07/16/2014 01:16 pm ET Updated Sep 15, 2014

Now Is the Time to Equip the Next Generation of STEM Leaders and Innovators

As graduating students begin to enter a post-recession job market, many still struggle to find employment in their desired field. However, there is one group of graduates that has a higher success rate than most.

Students pursuing degrees in the areas of science, technology, engineering and mathematics (STEM) are entering a job market in which the demand for educated workers far outpaces the supply. STEM occupations are projected to grow faster than all other fields, and the average starting salary for STEM graduates is more than 30 percent higher than for those earning other degrees.

While STEM employers search eagerly for qualified candidates, the pool of applicants continues to shrink. Just 16 percent of American high school seniors are proficient in mathematics and interested in a STEM career, and only half of those who do pursue a college major in the STEM fields choose to work in a related career.

As the United States lags behind internationally in STEM education, it is imperative to the success of our country that we support the next generation of leaders and innovators. Programs that fund secondary education to prepare students studying STEM for the jobs of the future have never been more critical to reversing this trend.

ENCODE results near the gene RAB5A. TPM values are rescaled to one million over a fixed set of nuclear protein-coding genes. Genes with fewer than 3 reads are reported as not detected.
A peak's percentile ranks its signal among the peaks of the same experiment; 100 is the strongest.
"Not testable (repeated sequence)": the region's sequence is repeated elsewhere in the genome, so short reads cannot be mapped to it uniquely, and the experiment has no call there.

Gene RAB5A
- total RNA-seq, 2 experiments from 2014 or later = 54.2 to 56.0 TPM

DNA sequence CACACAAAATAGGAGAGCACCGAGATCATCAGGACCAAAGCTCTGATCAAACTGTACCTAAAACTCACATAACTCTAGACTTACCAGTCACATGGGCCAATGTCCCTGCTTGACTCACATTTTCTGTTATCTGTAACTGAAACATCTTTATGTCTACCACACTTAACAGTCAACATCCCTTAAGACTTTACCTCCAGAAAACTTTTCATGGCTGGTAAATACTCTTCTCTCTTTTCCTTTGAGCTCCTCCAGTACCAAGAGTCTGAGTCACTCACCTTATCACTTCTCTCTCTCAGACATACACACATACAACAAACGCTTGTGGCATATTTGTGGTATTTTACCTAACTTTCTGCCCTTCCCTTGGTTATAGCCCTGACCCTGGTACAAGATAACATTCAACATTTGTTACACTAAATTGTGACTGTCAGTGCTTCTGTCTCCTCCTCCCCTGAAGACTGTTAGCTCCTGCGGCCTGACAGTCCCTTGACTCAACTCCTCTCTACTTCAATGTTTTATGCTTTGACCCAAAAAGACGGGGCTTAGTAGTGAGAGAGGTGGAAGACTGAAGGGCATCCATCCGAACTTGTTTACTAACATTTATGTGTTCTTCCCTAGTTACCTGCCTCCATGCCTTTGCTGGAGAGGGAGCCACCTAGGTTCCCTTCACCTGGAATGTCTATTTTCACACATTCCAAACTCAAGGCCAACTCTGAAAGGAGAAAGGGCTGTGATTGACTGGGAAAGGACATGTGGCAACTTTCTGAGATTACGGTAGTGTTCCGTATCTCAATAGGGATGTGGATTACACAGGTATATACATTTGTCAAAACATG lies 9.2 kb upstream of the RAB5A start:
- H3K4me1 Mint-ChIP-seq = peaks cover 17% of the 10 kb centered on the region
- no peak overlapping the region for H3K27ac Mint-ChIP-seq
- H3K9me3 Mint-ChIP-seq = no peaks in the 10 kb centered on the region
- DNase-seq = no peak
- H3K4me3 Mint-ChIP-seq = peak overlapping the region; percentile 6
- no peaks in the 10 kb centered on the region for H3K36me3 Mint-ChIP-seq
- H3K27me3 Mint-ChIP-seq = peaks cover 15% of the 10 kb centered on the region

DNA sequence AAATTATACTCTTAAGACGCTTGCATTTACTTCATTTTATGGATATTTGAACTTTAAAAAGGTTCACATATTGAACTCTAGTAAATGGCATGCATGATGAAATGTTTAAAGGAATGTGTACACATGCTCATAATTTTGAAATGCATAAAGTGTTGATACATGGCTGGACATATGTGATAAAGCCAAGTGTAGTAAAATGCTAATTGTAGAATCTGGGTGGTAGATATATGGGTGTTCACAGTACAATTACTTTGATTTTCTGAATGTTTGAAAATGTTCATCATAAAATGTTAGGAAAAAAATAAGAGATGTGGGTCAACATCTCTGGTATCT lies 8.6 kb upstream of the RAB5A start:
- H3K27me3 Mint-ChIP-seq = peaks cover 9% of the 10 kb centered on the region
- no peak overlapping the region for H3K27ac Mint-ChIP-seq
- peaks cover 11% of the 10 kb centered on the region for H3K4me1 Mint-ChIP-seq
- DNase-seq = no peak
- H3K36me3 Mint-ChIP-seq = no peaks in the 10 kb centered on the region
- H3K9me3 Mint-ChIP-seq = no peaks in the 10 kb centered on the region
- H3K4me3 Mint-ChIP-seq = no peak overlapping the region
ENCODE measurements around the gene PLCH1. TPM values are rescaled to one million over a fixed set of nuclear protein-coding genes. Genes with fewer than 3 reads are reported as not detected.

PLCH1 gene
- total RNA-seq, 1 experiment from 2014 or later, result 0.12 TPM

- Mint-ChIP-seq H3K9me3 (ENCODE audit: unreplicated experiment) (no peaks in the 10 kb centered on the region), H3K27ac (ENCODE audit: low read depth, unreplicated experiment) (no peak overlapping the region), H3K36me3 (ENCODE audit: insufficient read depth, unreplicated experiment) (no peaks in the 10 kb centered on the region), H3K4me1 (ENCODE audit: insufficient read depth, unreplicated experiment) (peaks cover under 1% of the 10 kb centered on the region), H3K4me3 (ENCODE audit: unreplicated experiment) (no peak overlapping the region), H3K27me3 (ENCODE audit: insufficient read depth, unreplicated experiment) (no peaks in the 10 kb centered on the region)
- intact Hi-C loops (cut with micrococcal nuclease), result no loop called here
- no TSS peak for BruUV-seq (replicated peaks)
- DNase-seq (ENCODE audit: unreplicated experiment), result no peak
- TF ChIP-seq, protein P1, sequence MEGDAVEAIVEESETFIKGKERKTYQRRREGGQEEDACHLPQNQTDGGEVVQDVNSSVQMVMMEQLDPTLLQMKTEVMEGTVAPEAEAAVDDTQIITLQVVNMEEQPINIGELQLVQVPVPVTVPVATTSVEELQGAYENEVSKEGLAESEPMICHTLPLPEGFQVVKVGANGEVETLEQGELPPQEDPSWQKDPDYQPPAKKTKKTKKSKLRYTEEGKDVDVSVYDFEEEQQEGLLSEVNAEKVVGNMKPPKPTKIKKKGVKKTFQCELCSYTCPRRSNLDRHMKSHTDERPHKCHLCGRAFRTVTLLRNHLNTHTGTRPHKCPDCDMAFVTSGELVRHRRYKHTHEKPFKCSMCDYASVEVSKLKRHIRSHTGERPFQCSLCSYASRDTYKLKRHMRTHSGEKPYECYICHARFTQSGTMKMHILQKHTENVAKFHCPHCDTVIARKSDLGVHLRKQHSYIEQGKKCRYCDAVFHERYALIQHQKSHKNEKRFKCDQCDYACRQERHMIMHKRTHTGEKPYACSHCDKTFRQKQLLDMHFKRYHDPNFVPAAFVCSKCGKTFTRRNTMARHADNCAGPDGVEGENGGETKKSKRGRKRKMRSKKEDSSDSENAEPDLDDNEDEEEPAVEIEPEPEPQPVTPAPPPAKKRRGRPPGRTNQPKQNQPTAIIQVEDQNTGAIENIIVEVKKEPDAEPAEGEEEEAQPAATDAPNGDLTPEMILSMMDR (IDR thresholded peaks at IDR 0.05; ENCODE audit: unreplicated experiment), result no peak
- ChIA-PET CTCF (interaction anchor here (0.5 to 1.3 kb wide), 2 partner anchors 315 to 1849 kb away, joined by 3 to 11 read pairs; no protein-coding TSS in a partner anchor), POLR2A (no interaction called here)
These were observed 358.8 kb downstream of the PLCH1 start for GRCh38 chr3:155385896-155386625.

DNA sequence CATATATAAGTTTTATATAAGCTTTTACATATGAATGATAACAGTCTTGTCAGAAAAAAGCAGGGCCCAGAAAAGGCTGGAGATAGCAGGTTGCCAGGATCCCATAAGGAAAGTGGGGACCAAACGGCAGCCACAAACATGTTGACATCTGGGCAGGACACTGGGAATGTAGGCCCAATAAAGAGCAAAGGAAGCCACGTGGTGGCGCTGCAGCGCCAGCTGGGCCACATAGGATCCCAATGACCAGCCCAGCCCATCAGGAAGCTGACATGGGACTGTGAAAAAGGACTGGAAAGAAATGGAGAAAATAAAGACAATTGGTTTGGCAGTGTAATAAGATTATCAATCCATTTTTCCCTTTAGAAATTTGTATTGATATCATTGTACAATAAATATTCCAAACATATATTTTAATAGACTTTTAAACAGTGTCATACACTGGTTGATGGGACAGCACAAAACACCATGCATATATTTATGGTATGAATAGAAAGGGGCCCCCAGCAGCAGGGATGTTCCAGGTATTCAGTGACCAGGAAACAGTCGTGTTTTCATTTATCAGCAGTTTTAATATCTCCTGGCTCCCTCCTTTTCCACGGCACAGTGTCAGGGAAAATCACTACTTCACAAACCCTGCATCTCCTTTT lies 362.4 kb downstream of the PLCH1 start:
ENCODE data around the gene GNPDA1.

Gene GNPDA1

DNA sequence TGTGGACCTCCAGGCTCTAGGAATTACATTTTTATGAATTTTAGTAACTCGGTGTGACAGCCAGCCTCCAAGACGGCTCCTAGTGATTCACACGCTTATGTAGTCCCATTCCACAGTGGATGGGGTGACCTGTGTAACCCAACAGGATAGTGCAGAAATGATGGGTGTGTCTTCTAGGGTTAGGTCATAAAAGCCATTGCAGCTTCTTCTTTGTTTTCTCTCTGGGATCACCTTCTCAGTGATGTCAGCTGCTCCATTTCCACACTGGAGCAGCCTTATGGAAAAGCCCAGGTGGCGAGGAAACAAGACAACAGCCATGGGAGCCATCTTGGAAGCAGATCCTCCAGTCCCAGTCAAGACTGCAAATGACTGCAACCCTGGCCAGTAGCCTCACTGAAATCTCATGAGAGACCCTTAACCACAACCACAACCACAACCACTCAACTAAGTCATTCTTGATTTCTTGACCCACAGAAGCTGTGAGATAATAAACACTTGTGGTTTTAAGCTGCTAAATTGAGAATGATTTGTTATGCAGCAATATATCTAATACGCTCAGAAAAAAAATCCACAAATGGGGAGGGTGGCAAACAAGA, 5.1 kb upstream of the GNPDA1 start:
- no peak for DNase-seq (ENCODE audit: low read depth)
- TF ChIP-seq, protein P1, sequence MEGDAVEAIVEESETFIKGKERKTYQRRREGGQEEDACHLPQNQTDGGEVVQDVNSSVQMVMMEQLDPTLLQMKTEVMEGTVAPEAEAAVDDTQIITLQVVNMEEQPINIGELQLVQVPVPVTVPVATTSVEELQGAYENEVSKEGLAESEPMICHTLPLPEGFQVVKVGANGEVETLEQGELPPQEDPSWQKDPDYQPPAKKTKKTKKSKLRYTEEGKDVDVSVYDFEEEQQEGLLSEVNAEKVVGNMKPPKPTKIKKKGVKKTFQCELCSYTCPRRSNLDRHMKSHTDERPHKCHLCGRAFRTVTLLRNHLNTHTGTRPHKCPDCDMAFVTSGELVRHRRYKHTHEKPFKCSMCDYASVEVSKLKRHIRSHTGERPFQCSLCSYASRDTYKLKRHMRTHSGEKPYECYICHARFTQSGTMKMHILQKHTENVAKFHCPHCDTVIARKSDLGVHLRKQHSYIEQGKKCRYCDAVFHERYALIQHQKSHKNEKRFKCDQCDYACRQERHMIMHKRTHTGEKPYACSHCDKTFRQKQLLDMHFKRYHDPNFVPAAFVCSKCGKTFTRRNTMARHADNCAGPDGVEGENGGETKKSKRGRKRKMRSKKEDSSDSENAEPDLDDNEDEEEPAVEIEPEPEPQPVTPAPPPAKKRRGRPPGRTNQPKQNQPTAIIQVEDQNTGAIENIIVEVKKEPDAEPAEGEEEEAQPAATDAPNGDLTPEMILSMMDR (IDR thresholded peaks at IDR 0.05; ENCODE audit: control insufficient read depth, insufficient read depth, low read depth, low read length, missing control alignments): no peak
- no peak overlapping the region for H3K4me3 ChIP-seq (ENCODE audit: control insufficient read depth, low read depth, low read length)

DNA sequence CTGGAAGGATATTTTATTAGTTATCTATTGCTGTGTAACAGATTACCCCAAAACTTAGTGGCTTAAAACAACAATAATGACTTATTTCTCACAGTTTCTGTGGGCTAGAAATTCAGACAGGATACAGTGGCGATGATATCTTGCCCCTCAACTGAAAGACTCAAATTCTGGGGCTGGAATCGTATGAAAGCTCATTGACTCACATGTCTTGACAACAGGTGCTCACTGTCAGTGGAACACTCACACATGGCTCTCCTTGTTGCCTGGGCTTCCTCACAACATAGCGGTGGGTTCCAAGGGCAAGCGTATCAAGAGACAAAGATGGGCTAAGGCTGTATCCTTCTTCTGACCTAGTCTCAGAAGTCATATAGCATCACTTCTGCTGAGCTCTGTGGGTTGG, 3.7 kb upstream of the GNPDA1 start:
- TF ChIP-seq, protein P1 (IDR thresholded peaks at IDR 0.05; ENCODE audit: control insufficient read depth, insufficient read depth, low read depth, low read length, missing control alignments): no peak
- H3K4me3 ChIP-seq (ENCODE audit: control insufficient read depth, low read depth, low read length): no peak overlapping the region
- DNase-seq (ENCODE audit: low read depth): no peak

One of the largest and most impactful programs in the country, the Buick Achievers Scholarship Program, supported by the General Motors Foundation, recognizes outstanding students who excel in the classroom and give back to the community. In four years since the program's inception, Buick Achievers has awarded more than $28 million in scholarships to 3,400 high school seniors and undergraduate students - most of whom are pursuing careers in STEM.

A new class of Buick Achievers Scholarship recipients was just announced, and they are blazing new territory in more ways than one.

Not only are they embarking on careers that will lead to innovative developments in American industries, but this new class of scholarship recipients is evolving the face of STEM. Half are the first in their family to attend college. More than half are female. And minorities make up the majority.

Making education more affordable and accessible for all students, regardless of background, is the first step in our goal to help change the trajectory of the lives of these students and their families.

During a recent speech to students at the University of Michigan, President Obama noted, "In this economy, there is no greater predictor of individual success than a good education."

As we work to equip students with the tools they need, we help pave the way for both their individual success, as well as the success of our country as a whole.